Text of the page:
The 2013-14 officers of Virginia Tech’s Student Government Association were recently sworn in during a campus ceremony and have already begun their work to serve the university's undergraduate student body.

Undergraduate students cast their ballots earlier this spring and elected Brent Ashley of Felton, Del., a junior majoring in dairy science and animal and poultry sciences in the College of Agriculture and Life Sciences to be their president. Anjelica Smith of Chesapeake, Va., a junior majoring in communications in the College of Liberal Arts and Human Sciences, was elected vice president for a second term.

Ashley was a Student Government Association senator during the 2012-13 school year.

Bryan Mitchell of Virginia Beach, Va., a junior majoring in cultural geography in the College of Natural Resources and Environment and political science in the College of Liberal Arts and Human Sciences, was also elected as the speaker of the senate. 

Andrew Higgins of Springfield, Va., a junior majoring in political science and history in the College of Liberal Arts and Human Sciences, was elected speaker of the house.

Students also elected senators from each college at the university. The following students were elected to represent their respective colleges:

College of Agriculture and Life Sciences

  • Chris Atkins of Berryville, Va., a junior majoring in agricultural sciences
  • Sam Saunders of Nelson County, Va., a sophomore majoring in agricultural economics

College of Architecture and Urban Studies

  • Carter Gresham of Virginia Beach, Va., a sophomore majoring in landscape architecture

College of Engineering

  • Yun Andrew Lee of Fairfax, Va., a sophomore majoring in industrial systems engineering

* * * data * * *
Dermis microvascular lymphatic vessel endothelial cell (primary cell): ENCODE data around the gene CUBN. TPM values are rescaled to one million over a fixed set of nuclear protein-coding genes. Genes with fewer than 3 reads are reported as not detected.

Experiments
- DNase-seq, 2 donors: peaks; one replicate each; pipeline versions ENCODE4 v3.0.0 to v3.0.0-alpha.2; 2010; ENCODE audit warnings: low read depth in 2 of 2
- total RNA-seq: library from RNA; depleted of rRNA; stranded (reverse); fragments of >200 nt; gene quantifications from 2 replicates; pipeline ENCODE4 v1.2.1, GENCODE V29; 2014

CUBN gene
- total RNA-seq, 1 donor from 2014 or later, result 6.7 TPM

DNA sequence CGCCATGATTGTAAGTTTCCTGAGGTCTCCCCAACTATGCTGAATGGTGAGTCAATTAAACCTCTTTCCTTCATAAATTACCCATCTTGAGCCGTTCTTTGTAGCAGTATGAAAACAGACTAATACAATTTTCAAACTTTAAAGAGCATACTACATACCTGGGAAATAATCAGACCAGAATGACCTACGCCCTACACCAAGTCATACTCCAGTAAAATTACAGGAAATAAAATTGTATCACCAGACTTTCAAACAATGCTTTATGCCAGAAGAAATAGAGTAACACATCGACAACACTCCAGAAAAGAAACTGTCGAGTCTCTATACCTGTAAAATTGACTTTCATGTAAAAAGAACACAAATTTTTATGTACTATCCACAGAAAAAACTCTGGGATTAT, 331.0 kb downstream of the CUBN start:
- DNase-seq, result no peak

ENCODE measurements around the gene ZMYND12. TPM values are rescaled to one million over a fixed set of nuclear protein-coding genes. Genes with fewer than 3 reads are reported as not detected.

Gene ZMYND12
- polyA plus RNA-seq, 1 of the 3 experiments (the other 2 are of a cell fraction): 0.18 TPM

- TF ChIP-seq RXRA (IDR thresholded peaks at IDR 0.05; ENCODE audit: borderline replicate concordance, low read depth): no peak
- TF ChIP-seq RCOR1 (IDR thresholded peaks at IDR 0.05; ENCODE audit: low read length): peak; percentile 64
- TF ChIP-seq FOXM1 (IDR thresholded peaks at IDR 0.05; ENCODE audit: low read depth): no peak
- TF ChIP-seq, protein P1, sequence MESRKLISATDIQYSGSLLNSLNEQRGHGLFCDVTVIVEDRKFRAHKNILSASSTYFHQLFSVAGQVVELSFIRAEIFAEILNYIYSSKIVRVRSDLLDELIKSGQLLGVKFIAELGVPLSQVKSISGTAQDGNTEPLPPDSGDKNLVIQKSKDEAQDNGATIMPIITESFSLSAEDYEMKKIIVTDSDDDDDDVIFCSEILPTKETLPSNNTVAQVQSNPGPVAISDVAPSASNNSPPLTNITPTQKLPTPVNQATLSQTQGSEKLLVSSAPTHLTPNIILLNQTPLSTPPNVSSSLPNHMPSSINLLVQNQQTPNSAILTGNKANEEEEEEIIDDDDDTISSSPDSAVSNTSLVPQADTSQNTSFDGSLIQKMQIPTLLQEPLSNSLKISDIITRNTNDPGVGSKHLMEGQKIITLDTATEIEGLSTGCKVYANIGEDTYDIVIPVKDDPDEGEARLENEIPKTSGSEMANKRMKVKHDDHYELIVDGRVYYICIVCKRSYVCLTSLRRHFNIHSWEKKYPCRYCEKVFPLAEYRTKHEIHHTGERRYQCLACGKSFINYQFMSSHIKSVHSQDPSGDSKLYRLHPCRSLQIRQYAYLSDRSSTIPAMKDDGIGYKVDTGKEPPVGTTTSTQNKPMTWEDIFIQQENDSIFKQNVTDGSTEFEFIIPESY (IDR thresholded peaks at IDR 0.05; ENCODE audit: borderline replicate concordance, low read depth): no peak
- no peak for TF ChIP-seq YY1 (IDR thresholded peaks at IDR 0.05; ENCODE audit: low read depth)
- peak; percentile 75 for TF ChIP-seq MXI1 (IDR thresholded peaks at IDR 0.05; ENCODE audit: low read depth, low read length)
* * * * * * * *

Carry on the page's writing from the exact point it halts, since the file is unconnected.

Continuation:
• Aurelien Stamper of Santa Clarita, Calif., a junior majoring in aerospace engineering (Editor's note: The name of this student was initially misreported; this story was updated Oct. 24, 2014. Virginia Tech News regrets the error.)
  • Jacob Rendall of Wenham, Mass., a first-year student majoring in general engineering
  • Jason Schwartz of Springfield, Va., a sophomore majoring in mechanical engineering

College of Liberal Arts and Human Sciences

  • Jeremy Jewett of Midlothian, Va., a sophomore majoring in history
  • Amanda Lemons of Roanoke, Va., a junior majoring in political science and economics

College of Natural Resources and Environment

  • Alyssa Hamill of La Plata, Md., a sophomore majoring in environmental resource management
  • Ben Shryock of Hague, Va., a junior majoring in wildlife science

Pamplin College of Business

  • Jason Ioannides of Mauertown, Va., a sophomore majoring in finance

College of Science

  • Ignacio Mallo of Springfield, Va., a first-year student majoring in biological sciences
  • Daniel Strock of Fredericksburg, Va., a first-year student majoring in biological sciences

University Studies

  • Warren Nooger of Warrenton, Va., a first-year student majoring in university studies

The Student Government Association is the voice of undergraduate students at Virginia Tech and is advised by Student Centers and Activities within the Division of Student Affairs. It is structured similarly to the federal government, with executive, legislative, and judicial branches. The association also has directors for different issues, including transportation and sustainability.

Aside from meetings of the judicial branch, all meetings are open to students. Any undergraduate may participate in the House of Representatives, which has one representative from each of the more than 700 registered student organizations. Students have the opportunity to run for senate or higher office.

Dedicated to its motto, Ut Prosim (That I May Serve), Virginia Tech takes a hands-on, engaging approach to education, preparing scholars to be leaders in their fields and communities. As the commonwealth’s most comprehensive university and its leading research institution, Virginia Tech offers 240 undergraduate and graduate degree programs to more than 31,000 students and manages a research portfolio of $513 million. The university fulfills its land-grant mission of transforming knowledge to practice through technological leadership and by fueling economic growth and job creation locally, regionally, and across Virginia.

 Written by Kimberly Bassler.

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